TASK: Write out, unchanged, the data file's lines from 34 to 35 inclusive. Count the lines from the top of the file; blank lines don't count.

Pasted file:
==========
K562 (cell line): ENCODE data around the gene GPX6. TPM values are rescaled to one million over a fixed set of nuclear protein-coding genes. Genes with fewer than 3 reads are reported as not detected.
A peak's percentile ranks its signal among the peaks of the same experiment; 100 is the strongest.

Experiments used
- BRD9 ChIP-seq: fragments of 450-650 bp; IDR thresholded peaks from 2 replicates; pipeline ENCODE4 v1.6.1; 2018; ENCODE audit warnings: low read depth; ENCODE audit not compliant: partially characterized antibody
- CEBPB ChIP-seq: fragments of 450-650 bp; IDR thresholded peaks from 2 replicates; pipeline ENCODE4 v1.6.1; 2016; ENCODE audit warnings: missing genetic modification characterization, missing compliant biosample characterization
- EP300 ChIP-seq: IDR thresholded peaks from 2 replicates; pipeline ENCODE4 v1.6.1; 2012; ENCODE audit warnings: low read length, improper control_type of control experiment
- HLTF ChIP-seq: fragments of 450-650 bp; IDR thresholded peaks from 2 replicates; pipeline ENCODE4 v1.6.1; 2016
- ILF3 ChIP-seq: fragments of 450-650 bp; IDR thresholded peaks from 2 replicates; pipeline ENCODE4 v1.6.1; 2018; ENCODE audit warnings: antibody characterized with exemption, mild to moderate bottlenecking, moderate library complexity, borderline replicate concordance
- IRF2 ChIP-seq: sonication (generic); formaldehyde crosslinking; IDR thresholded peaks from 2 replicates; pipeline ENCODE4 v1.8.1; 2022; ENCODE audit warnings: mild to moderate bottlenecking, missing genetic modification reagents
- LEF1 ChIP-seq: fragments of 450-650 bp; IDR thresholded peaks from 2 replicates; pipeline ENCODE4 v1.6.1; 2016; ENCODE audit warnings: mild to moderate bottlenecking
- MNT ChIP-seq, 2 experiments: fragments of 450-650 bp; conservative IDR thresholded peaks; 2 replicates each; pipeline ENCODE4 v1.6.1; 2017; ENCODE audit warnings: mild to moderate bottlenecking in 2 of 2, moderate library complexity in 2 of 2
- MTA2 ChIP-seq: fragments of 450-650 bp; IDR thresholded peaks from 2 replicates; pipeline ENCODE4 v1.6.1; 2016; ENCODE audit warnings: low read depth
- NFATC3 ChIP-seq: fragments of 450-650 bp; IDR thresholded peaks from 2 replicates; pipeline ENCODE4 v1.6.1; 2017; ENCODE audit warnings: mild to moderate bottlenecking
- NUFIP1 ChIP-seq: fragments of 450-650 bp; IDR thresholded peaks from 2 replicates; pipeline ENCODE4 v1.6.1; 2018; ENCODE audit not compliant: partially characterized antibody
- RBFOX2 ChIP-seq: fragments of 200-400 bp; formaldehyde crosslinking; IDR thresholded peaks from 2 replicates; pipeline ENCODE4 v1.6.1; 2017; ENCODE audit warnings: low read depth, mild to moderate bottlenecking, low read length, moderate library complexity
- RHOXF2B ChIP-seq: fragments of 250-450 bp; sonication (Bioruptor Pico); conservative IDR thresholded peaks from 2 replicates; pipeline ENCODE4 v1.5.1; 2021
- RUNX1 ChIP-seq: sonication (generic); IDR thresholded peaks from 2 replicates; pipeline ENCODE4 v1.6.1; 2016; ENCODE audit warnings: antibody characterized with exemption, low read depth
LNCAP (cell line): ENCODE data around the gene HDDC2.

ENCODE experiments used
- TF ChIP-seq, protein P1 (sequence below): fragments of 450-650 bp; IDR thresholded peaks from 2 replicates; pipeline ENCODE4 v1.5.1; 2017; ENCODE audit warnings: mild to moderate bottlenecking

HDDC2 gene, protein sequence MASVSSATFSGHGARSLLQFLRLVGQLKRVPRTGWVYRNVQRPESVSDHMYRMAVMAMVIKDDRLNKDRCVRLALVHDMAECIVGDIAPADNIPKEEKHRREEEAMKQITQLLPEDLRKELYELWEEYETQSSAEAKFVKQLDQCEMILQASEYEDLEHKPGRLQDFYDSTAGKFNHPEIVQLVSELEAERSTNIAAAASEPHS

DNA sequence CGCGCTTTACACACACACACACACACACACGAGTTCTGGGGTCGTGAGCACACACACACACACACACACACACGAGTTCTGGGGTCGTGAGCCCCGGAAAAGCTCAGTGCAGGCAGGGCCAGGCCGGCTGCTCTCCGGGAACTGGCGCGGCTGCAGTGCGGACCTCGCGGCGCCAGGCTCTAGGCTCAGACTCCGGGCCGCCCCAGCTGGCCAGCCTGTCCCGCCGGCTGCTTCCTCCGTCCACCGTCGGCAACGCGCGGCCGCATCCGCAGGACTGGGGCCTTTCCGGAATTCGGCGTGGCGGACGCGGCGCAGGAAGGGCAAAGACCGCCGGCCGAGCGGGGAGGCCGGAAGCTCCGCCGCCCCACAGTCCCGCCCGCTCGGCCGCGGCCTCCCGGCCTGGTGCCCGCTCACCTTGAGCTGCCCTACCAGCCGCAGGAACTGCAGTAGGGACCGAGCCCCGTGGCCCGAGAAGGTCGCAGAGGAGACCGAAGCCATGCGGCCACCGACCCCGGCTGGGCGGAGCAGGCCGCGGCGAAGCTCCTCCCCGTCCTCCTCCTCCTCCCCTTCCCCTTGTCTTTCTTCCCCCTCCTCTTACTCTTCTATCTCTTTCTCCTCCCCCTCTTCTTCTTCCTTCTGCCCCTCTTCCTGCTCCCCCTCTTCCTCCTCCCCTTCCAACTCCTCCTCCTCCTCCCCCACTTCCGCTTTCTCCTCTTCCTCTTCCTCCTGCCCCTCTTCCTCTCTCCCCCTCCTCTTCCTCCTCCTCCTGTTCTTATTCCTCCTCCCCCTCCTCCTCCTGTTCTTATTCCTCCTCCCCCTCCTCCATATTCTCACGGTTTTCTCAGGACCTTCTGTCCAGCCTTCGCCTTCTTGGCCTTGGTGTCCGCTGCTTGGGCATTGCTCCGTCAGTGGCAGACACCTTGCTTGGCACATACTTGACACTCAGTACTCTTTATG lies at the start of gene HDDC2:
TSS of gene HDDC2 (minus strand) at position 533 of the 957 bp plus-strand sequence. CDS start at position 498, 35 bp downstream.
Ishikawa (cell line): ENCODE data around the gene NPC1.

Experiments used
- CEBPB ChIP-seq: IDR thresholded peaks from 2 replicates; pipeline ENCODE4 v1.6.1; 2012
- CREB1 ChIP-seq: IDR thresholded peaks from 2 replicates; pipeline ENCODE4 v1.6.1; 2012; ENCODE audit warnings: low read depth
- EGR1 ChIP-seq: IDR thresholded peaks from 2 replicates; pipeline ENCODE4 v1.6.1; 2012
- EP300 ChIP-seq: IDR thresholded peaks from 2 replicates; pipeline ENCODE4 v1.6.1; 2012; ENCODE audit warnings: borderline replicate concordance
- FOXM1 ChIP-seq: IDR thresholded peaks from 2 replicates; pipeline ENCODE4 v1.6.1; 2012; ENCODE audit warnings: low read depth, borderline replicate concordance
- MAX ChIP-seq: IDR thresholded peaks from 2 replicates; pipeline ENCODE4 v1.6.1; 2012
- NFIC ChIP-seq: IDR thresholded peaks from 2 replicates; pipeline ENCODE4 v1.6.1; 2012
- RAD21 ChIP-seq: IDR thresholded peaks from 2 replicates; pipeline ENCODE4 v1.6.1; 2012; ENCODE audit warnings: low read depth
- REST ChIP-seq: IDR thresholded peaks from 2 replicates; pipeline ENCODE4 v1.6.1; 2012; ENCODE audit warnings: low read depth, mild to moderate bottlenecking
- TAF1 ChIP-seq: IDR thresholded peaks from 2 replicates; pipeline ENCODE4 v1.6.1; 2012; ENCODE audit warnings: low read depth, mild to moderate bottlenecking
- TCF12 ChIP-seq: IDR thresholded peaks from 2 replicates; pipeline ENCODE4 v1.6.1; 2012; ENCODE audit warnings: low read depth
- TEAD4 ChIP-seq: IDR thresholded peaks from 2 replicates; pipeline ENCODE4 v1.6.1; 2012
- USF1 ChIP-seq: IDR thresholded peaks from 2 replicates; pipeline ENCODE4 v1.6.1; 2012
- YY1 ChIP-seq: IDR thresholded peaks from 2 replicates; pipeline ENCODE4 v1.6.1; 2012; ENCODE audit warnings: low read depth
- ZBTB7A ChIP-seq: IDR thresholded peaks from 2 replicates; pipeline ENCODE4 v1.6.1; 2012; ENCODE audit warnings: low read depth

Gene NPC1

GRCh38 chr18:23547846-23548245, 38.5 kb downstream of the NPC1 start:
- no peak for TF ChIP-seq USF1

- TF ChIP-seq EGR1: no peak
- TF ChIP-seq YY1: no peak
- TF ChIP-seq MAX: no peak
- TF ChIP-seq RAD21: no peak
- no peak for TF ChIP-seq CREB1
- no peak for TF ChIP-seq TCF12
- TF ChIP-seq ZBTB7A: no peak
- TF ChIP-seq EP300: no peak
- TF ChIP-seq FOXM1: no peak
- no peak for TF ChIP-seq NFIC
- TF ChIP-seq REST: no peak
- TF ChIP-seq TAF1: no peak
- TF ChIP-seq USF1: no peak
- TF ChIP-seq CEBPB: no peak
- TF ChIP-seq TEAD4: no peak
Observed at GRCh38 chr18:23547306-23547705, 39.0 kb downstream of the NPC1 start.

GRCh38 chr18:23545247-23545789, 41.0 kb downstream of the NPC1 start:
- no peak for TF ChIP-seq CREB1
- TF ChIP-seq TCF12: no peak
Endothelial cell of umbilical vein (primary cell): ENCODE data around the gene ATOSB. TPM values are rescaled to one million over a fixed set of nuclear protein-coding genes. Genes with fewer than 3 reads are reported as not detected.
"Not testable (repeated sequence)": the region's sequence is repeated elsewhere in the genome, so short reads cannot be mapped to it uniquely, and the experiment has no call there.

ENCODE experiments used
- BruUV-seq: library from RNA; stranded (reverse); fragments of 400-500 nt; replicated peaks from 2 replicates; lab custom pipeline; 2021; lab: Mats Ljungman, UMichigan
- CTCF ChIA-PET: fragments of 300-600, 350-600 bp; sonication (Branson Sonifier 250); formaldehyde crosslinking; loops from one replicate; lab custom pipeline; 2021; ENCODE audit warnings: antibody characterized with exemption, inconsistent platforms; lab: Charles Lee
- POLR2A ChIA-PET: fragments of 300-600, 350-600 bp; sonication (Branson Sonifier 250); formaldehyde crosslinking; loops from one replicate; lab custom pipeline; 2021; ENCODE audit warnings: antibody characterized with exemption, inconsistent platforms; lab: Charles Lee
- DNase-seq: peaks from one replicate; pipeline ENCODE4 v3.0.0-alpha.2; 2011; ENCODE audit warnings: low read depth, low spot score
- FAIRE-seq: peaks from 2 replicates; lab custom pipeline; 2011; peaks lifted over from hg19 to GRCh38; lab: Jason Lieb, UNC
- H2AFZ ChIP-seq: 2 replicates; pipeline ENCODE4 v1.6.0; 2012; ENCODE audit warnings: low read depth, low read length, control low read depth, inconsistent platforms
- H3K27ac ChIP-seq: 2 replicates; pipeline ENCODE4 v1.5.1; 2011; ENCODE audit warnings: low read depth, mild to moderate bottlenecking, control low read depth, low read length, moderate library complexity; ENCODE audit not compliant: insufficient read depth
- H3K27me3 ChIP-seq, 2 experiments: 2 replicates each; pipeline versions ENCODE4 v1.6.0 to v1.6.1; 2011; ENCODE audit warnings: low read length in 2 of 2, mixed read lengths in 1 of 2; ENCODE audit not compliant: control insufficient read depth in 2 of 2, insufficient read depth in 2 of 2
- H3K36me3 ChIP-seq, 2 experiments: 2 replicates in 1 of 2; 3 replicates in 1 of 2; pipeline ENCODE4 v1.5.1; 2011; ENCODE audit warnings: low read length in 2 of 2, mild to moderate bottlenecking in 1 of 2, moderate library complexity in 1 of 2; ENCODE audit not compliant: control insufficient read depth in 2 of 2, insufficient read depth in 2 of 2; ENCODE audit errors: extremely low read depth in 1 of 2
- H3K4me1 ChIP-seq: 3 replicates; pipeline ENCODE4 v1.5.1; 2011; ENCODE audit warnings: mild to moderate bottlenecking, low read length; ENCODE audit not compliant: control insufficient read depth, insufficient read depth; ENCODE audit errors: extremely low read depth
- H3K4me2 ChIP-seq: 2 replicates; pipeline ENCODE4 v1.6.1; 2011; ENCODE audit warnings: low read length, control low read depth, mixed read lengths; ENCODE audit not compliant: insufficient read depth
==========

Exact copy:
- REST ChIP-seq: IDR thresholded peaks from 2 replicates; pipeline ENCODE4 v1.6.1; 2012; ENCODE audit warnings: low read depth, mild to moderate bottlenecking
- TAF1 ChIP-seq: IDR thresholded peaks from 2 replicates; pipeline ENCODE4 v1.6.1; 2012; ENCODE audit warnings: low read depth, mild to moderate bottlenecking